Vladimir Putin is a Terrorist

Have you seen, though, the video of the Ukrainian woman?

The one who confronts a Russian solder?

She tells him to put flower seeds,

Sunflower seeds, to be specific,

In his pockets so when he dies

On Ukrainian soil

Some good will be left

Behind. And,

So his comrades will know

Where he fell.

The national flower of Ukraine.

Peace, people. Please.

Words and Actions

Yesterday. Oh man.

Words meant something.

I heard heroin,

I heard I’m here for you.

He didn’t know her,

But paid for her food

As she wrestled with


Sat and offered something…

Hope? Maybe.

Comfort? Surely.

All I could offer

Were tears,

And those I cried

At home.

Peace, people.

A Little Bit of Mayhem

For Christmas my beautiful and thoughtful and exceedingly brilliant daughter presented me with the coolest gift.

It’s a teeny tiny replica of my first novel made into a key chain.
It’s exactly like the book’s cover, both front…
… and back.

Ashley purchased the miniature replica of Mayhem from a seller on Etsy, and I think it’s about the coolest thing ever. People are so darned clever and my daughter seems to know where to find the cleverest.

Peace, people!

Trivia Win

Last night I stayed up late (okay, past nine p.m.), having played trivia at a local wings place with Meetup group friends. Six of us showed up and we appeared to have a good mix of seasoned women my age and a couple of younger women.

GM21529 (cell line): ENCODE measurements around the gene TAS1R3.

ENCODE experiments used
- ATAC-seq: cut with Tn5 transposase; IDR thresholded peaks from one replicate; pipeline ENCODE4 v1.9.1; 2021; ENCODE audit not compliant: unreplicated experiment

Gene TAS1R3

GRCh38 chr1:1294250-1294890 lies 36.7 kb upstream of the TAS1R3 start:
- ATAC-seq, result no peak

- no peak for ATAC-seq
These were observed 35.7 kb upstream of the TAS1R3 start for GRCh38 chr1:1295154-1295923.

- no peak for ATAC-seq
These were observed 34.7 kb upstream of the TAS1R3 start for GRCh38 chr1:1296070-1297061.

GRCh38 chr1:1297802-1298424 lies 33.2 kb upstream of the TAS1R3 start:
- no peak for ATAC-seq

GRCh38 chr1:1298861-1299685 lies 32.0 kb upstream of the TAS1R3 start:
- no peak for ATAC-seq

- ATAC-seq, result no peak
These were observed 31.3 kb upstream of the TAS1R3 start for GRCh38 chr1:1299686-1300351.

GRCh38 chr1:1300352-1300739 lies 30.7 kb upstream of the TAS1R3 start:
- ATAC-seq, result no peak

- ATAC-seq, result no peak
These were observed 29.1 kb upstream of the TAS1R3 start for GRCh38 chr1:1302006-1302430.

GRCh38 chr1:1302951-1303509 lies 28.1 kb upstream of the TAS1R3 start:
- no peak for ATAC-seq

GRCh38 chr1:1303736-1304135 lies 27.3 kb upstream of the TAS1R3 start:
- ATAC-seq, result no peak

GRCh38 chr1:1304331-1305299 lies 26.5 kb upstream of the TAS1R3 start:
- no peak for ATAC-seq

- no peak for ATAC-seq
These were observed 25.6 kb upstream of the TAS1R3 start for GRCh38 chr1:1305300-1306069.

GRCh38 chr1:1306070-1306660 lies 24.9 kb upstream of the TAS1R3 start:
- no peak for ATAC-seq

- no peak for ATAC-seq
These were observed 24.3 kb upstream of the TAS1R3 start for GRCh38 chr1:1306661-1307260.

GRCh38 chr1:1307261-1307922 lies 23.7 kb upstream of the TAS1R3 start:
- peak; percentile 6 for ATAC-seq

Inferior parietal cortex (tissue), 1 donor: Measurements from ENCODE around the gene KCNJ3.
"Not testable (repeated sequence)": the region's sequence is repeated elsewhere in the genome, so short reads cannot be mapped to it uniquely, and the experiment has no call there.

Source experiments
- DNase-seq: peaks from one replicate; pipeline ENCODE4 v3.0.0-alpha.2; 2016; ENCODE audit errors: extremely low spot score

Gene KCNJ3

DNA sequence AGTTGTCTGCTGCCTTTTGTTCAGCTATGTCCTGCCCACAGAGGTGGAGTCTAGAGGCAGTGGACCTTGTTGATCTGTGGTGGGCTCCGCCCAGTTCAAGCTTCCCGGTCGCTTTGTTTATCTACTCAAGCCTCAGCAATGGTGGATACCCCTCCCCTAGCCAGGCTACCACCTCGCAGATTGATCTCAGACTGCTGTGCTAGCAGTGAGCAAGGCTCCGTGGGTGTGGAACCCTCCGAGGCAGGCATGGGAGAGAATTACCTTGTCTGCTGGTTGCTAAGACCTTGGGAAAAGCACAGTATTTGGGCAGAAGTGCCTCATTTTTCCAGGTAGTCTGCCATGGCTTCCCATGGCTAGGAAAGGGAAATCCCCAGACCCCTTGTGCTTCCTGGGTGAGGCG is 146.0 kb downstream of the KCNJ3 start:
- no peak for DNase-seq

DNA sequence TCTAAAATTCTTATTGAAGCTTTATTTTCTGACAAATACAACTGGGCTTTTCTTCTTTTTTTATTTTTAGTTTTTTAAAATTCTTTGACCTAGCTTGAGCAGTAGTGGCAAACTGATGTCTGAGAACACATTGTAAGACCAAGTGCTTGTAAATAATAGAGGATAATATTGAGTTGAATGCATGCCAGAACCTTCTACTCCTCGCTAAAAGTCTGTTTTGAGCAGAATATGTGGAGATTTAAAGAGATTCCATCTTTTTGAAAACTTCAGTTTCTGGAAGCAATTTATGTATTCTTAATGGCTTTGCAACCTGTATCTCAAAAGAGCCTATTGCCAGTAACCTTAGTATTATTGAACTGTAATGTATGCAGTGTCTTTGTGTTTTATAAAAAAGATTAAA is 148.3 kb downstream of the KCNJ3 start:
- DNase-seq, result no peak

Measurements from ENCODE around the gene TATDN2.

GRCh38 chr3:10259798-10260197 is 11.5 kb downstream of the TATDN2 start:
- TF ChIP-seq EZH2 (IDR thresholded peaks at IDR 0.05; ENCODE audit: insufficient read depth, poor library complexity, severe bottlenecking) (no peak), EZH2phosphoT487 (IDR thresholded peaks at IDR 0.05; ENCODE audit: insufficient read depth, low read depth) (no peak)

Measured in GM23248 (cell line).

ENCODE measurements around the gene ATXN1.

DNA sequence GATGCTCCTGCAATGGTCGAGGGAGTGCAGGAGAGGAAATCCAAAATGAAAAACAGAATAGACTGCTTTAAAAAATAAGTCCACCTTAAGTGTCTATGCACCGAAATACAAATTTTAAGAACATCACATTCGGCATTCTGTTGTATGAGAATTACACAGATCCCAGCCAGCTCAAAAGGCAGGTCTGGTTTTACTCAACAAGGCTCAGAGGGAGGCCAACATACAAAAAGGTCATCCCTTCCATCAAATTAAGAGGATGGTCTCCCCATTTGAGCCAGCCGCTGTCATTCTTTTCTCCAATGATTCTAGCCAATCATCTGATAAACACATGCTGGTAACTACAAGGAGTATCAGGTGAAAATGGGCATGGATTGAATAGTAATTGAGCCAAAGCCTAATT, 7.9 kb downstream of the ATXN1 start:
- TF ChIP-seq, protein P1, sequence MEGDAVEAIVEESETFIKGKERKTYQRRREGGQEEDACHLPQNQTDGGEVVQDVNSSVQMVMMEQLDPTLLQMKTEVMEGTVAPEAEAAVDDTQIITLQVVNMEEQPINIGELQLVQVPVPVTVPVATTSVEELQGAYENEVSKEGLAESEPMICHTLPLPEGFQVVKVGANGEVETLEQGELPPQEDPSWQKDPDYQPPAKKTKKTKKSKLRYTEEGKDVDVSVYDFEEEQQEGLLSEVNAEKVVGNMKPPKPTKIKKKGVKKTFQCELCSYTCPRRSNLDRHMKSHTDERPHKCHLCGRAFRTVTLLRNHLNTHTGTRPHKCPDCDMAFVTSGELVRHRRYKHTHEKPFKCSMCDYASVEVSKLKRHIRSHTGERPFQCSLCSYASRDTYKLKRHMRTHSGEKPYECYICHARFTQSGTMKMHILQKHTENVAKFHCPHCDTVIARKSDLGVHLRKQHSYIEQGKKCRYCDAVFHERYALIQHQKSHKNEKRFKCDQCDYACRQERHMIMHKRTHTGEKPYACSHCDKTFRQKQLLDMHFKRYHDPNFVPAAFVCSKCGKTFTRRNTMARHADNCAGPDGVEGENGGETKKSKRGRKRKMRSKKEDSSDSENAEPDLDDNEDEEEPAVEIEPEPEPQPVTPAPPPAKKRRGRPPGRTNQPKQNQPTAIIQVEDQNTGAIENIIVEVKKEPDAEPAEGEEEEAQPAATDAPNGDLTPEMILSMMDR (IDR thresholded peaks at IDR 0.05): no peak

Right off the bat, though, we had a problem. No other teams showed up to play. What to do? Simple—we split into three teams. So, it wasn’t ideal for chatting, but we made it work.

I was one of the lucky ones because I had a younger teammate. She knew the 90’s music and artists while I knew stuff like, “At which US president’s inauguration did Maya Angelou read a poem?” and “In the Napoleon Dynamite movie which character married LaFawnduh?” You know, weighty stuff.

Kip and Lawfawnduh

We won first place and performed a victory dance. Well, I did a victory dance while my teammate ducked her head in embarrassment, but still…I wonder if that’s why she left ahead of the rest of us?

With just three teams, we finished the game early and then had time to chat for a bit. I had the farthest to drive so I brought my winnings (a $10 coupon for food at the grill) back to Doright Manor and celebrated by taking two Tylenol and going to bed. Ah! Living the good life.

Peace, people.

A Friend Indeed

I’m in need of a friend. And not just any old friend—I need the kind who will let me know when there’s a hair sprouting from my neck before it reaches epic proportions. Yeah, I went about town thinking I looked kind of cute today, only to come home to discover a two-inch (at least) hair front and center about three inches below my chin where it had grown to maturity in the shadow of my lower jaw.


See, this is what I’m looking for!

Peace, people!

Is it Shoe-in or Shoo-in?

Dear Readers,

I pride myself on having a decent grasp of the ins and outs of American English. Words are my friends. Family mythology has me reciting the Declaration of Independence before I could walk. (In actuality, it was the Pledge of Allegiance, still an accomplishment for a ten-month-old, but my maternal grandmother insisted it was the Declaration of Independence. She thought I was much more precocious than I was).

So why, at the advanced age of 65 did I not know that the phrase “shoe-in” is, instead, “shoo-in?”